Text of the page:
However, parents cannot always be a substitute for a therapist. But surely, this lockdown period has proved that parents are the first and most important therapists for special kids and spending quality family time can improve their creativity and productivity.
Limitations of online therapy:
There are limitations, which need to be considered for online therapy as well. It is important to have a secure platform and hustle-free technical support such as good connectivity and HD webcam resolution. Despite the technical errors, other factors that can affect online sessions are the child’s ability to comply during online therapy sessions, being fixated on screen during and after the sessions, lack of materials, therapeutic techniques involving specific positioning and prompting which requires therapists’ expertise and personal touch, therapists’ availability and their ability to dedicate time for conducting these sessions, while being at home with their families and having other personal commitments.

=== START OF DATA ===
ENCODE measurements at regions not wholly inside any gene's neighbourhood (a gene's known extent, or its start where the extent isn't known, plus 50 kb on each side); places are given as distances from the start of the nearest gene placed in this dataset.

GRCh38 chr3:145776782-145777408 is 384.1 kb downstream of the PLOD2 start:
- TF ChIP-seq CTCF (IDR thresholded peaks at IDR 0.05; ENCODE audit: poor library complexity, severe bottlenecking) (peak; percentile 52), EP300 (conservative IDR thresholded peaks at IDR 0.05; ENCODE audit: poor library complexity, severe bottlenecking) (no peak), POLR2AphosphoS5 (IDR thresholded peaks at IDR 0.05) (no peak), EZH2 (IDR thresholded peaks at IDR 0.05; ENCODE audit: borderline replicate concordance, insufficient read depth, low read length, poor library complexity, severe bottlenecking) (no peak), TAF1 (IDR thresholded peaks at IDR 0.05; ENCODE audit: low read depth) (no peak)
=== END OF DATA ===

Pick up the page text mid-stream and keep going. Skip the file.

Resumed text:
Well, these issues can be resolved creatively and the benefits of online therapy do seem to outweigh them all. Therapists have reported that online therapy has given them a feeling of professional satisfaction and has made reaching out to the parents easier. Online therapy has undoubtedly opened up a new and exciting opportunity in the field of rehabilitation and has made its mark in a lot of people’s lives.
80% of the parents have reported a positive change in the way of interaction with their children. 75% of the parents have introduced more indoor physical and movement based activities into their child’s routines. 40% have reported an increase in their child’s tantrums due to stoppage of direct/in person therapy. 80% have reported that with family support, their child has improved. 80% have reported that online therapy has substituted direct therapy for maintaining their children’s functional performance levels. 20% have reported about connectivity issues during the online sessions.